Violence hits Iraq as Saddam hangs

A car bomb kills 30 and wounds many more near a market in a Shia town.

    A car bomb killed ten people near a Shia mosque on Friday [AFP]

    Iraqi expatriates in one US city of Detroit greeted Saddam’s execution with a street party.

     

    "This is the day that I can rest. This is the day that my mother can rest"

    Ahmed Timimi

    Saddam was largely hated in the community, where most of the Iraqi Americans and more recent arrivals are Shia and support for the 2003 US-led invasion remains strong.

     

    "I want to thank President Bush," said Haytham Almawla, 35. "He said he would take Saddam out and he did it."

     

    Ahmed Timimi, a former adviser to the US army in Baghdad, said: "This is the day that I can rest. This is the day that my mother can rest."

     

    Timimi, 42, said his older brother, a university professor, had been killed by Saddam's government.

     

    "Everybody here all came after 1991, after the uprising. And all of us lost loved ones," he said.

     

    Jabar Alzayadi, 43, said his brother, a soldier in the Iraqi army, had been executed in 1989.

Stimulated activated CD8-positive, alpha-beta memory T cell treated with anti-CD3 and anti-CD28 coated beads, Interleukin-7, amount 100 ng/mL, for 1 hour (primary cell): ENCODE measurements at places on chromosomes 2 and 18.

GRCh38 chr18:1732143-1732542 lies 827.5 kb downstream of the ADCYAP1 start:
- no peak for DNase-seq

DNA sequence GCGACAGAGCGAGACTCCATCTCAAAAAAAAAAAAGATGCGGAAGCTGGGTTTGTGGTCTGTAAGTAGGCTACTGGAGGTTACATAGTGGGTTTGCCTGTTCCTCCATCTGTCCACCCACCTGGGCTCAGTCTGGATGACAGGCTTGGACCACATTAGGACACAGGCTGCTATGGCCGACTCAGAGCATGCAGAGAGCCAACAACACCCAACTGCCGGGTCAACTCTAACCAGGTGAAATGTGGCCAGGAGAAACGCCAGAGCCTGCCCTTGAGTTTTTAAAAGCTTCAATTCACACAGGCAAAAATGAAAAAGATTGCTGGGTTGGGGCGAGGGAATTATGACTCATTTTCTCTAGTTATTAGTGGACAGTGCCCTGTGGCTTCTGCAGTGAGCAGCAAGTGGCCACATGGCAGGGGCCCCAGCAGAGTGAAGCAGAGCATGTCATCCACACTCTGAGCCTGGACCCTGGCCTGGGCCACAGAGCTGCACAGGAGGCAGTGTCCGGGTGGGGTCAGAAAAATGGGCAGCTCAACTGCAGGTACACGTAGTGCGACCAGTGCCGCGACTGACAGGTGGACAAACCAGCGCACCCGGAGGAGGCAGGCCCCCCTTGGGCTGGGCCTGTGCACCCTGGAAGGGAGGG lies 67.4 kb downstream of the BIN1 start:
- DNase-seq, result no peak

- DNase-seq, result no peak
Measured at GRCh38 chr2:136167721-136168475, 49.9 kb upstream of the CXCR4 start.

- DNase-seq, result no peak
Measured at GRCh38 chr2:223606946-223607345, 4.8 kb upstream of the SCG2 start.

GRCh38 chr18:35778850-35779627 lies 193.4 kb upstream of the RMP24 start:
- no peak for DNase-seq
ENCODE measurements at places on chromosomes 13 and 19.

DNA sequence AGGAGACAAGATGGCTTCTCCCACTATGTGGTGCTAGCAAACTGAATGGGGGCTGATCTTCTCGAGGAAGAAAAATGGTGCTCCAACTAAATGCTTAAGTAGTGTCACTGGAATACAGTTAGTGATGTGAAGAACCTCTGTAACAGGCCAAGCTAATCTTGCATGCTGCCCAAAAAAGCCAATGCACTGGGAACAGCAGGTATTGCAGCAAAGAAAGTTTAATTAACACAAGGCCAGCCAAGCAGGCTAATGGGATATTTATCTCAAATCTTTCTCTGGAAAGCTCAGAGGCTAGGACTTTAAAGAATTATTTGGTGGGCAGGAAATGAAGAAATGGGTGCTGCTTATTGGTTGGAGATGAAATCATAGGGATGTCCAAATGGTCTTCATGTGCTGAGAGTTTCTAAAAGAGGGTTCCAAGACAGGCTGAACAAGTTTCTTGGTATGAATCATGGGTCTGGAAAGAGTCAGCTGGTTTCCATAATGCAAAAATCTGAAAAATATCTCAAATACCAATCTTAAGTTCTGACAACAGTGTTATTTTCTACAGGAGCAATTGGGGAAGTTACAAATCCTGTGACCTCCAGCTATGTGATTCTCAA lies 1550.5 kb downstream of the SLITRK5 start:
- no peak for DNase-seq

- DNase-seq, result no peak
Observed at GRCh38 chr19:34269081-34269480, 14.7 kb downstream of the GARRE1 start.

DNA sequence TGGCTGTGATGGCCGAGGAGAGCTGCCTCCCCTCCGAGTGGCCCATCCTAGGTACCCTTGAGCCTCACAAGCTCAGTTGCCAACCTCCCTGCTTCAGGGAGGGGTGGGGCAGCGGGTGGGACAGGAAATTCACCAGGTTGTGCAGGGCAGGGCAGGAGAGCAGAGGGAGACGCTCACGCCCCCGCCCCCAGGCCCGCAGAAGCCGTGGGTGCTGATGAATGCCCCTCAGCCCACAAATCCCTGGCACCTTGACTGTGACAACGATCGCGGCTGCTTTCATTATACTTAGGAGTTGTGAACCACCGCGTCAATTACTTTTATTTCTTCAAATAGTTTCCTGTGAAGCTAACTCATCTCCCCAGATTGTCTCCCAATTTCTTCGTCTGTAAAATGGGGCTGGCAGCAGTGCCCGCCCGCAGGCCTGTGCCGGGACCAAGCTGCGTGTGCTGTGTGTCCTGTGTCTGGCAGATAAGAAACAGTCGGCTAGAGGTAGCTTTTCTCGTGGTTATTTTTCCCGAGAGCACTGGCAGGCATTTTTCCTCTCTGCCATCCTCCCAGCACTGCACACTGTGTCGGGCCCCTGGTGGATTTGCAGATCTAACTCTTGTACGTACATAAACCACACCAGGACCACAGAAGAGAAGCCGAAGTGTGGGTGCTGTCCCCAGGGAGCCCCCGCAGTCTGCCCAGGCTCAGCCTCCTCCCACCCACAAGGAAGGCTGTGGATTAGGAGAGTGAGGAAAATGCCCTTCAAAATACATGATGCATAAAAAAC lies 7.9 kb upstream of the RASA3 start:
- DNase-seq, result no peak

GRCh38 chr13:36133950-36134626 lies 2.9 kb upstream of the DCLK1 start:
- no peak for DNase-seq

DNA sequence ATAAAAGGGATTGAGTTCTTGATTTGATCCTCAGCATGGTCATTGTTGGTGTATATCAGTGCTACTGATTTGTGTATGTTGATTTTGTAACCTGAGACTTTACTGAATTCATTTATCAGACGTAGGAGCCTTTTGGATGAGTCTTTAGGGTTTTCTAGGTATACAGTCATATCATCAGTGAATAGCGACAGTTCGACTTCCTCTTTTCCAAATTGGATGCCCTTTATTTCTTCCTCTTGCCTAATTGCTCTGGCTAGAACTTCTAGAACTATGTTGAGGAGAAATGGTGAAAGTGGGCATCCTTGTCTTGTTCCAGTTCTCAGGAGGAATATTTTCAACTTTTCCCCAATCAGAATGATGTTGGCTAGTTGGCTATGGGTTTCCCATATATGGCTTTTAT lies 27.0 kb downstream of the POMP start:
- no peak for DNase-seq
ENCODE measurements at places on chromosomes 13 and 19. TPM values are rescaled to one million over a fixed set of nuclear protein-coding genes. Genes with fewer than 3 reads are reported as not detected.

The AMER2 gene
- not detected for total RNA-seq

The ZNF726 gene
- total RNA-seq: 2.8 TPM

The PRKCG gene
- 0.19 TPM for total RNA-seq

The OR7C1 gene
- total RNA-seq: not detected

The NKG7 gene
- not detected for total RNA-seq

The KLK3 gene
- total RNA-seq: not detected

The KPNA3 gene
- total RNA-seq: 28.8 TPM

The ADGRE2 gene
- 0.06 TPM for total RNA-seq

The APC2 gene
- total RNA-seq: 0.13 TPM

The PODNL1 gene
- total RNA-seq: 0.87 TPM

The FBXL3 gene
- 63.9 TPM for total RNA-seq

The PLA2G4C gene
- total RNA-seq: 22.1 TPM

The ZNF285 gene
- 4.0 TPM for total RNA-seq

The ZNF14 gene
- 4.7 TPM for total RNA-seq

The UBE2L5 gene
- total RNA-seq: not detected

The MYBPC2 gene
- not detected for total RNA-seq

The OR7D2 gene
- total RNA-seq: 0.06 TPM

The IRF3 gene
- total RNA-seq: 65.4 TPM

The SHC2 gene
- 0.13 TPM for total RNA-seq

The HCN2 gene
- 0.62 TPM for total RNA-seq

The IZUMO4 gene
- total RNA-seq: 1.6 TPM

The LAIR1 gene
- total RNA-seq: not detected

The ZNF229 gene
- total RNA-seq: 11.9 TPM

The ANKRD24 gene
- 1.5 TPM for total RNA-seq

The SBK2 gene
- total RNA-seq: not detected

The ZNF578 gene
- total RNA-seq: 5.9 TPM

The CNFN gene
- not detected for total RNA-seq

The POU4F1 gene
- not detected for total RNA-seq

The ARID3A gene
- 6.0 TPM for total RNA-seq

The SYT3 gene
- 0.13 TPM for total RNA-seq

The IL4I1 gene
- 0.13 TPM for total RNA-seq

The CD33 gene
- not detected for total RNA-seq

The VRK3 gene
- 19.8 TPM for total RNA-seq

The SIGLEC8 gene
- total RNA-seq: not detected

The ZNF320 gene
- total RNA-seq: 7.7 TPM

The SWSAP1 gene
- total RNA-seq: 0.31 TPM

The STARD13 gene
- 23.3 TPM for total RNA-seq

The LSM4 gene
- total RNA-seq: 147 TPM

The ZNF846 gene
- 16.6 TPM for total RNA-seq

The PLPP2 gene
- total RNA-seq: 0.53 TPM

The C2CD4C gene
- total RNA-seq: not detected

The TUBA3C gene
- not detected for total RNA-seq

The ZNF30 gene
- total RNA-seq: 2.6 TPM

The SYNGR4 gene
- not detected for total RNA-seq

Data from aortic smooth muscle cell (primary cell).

Shia Muslims celebrate in the streets [AFP]

    "I want to see Saddam hanged because he hanged my brother," he said. "My brother did nothing wrong. He was not political. He had six kids."

     

    Despite the mood of celebration, some men said they were worried about relatives left behind in Iraq, and the prospect of reprisals from armed Sunni groups.

     

    "I just spoke to my sisters and my mother in Baghdad," said Farazdak Alsady, 22, who was wearing an Iraqi flag wrapped around on his head.

     

    "They said, 'We've locked the doors because we know something is going to happen.'"

    SOURCE: Al Jazeera and agencies.


    YOU MIGHT ALSO LIKE

    The Muslims of South Korea

    The Muslims of South Korea

    The number of Muslims in South Korea is estimated to be around 100,000, including foreigners.

    Gender violence in India: 'Daughters are not a burden'

    Gender violence in India: 'Daughters are not a burden'

    With female foeticide still widespread, one woman tells her story of being mutilated for giving birth to her daughters.

    Zimbabwe: What's happening?

    Zimbabwe: What's happening?

    Situation tense as thousands march in Harare to call for Robert Mugabe's resignation days after military takeover.